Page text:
4. The recirculating bearing lubrication system of claim 1, wherein the solenoid valve when energised permits each lubricant spray jet to receive pressurised lubricant from the lubricant source.

5. The recirculating bearing lubrication system of claim 1, wherein the sump is nearly free of lubricant upon starting the engine.

6. The recirculating bearing lubrication system of claim 1, wherein lubricant nearly fills an upper portion of the lubricant source during storage to prevent air contamination.

7. The recirculating bearing lubrication system of claim 1, wherein the solenoid valve when energised permits lubricant to drain from the upper portion of the lubricant source to a lower portion of the lubricant source and the sump.

8. The recirculating bearing lubrication system of claim 1, wherein the solenoid valve when energised permits pressurised air in the lower portion of the lubricant source to discharge into the upper portion of the lubricant source.

9. The recirculating bearing lubrication system of claim 1, wherein the lubricant pump sucks lubricant from the lubricant source and each lubricant spray jet receives lubricant from the lubricant pump.

10. The recirculating bearing lubrication system of claim 1, wherein the sump is free of lubricant during storage.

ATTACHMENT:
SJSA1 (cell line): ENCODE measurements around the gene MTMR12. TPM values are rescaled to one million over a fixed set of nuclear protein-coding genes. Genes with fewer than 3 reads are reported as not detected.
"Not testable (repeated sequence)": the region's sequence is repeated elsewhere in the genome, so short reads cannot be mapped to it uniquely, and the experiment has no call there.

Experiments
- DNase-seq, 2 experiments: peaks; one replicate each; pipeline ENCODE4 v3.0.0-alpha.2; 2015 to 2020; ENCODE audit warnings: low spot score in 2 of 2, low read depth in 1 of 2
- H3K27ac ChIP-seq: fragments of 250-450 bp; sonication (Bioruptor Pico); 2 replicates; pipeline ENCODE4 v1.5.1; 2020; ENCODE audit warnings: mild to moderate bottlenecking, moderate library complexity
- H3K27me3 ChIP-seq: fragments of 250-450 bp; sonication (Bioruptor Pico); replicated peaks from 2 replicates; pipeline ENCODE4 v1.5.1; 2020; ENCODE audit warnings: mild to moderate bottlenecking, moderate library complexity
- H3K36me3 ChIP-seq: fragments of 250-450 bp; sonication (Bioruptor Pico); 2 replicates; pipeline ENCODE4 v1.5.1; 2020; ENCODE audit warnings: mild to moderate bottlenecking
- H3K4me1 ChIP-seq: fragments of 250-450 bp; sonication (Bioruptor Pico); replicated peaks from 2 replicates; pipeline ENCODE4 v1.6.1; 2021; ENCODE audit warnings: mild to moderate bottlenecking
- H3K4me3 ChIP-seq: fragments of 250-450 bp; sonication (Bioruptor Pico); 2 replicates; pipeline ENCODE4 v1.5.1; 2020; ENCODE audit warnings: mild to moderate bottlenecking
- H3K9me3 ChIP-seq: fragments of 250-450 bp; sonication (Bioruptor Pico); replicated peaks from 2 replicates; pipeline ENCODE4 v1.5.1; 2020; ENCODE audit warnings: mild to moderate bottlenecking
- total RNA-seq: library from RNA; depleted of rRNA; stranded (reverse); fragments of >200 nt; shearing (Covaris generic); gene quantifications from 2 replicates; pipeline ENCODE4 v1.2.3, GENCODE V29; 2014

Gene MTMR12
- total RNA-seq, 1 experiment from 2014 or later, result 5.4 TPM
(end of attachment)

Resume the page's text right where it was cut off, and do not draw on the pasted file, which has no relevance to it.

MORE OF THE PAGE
11. A recirculating bearing lubrication system for a gas turbine engine that comprises a housing for the engine that serves as a primary static structural support, a rotor shaft for mounting rotational components of the engine, at least two bearings for supporting the rotor shaft within the housing and an air intake for supplying engine air, comprising: a generally annular lubricant source mounted about the engine intake to cool lubricant for the bearings with the lubricant nearly filling the lubricant source during storage; a solenoid that seals the lubricant from air contamination during storage of the engine and unseals it upon starting the engine; a lubricant pump that circulates the lubricant; at least one lubricant spray jet that receives circulating lubricant and sprays lubricant onto the bearings; and a sump for collecting excess lubricant sprayed on the bearings that is nearly free of lubricant upon starting the engine; wherein the solenoid valve when energised permits the lubricant pump to suck air, lubricant, and a mixture of air and lubricant from the sump and discharge it into the lubricant source and permits each lubricant spray jet to receive pressurised lubricant from the lubricant source.